Dr Mike Bewick is a straight talker, his sentences littered with phrases like 'frankly' and 'to be honest'.
Despite his powerful position as deputy to NHS England medical director Sir Bruce Keogh, Dr Bewick is clear that part of his role is to bring grassroots medical professionals' voice into the boardroom.
He refers frequently to his time at the coalface as a practising GP, but doesn't shy away from comments that might make him unpopular with the profession.
After launching the 'call to action' consultation on general practice this summer, the former GP and PCT medical director has been a fixture on the NHS conference circuit this autumn.
The consultation asks health professionals and patients for views on a dizzying range of issues, all threaded together by the warning that primary care, beneath the unsustainable weight of unprecedented social and economic pressures, cannot continue in its present form.
As a former GP, Dr Bewick recognises the fears of those who see the consultation as a precursor to yet more change imposed from above. But this is not about centrally imposed reorganisation, he insists.
There are three responses from GPs, he says - those who are already innovating for change, those who recognise the need for change and support it, but feel they don't have the resources, and those who are 'fearful of any further major change because change feels constant'.
'Being blunt, it is constant, it is constant for us all,' he adds. But while they may fear it, GPs do want change because they are 'drowning', Dr Bewick believes. 'They want help. And the call to action is partly about how we take the pressure off the system.'
While CCGs were being developed, Dr Bewick says the NHS provided resources and freed up time for clinicians on the ground to reorganise. 'What we neglected was how we reorganise the provision side.'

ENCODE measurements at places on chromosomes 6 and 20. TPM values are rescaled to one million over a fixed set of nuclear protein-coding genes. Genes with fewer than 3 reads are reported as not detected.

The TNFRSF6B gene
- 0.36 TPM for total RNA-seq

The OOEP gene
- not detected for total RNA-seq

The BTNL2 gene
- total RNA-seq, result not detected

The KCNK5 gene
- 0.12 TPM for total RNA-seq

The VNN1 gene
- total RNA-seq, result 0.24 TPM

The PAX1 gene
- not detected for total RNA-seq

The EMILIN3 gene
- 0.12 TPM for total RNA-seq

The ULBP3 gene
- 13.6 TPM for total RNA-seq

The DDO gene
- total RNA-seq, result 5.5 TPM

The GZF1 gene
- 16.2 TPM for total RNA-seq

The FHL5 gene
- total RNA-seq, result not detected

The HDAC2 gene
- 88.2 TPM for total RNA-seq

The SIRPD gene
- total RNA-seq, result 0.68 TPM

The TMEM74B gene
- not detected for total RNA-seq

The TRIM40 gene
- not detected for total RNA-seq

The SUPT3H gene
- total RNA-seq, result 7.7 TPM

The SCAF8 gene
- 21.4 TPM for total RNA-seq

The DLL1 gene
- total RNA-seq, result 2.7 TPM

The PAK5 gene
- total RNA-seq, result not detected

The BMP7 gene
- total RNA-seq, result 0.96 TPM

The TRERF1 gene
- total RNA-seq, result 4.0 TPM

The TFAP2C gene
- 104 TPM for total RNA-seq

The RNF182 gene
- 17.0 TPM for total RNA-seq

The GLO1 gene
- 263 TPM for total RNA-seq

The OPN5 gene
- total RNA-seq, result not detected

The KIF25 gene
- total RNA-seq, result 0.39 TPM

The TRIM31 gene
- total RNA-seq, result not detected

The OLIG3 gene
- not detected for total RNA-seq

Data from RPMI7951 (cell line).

Working as a hospital doctor early in his career, Dr Bewick was attracted to general practice by the independence and became a GP in Egremont, West Cumbria.
|CV: Dr Mike Bewick|
As medical director at Cumbria PCT, he helped lead an integration programme modelled on US health provider Kaiser Permanente, with GPs in leadership positions. When the coalition government's reforms took shape, 'we were ahead of the game', he says.
The call to action consultation is about pragmatism, not prescription, says Dr Bewick - it won't mean a new health bill or contract changes. 'The BMA has been pretty supportive,' he claims.
Dr Bewick's team will publish its response to the consultation, which will feed into NHS England strategy, this month.
'Most of this is about trying to get ideas from the grassroots about what has worked for them, and more importantly, what doesn't work, and what blocks it,' he says.
Dr Bewick is well aware of concerns voiced by the GPC and highlights one important area of continuing work - QOF, where GP leaders have been pushing to reduce and simplify targets. Dr Bewick says the BMA is 'pretty optimistic' about the changes being discussed and promises announcements soon.
But echoing recent comments by the official in charge of health regulator Monitor's parallel consultation on general practice, Dr Bewick says primary care needs changing roles and skills, not just more GPs.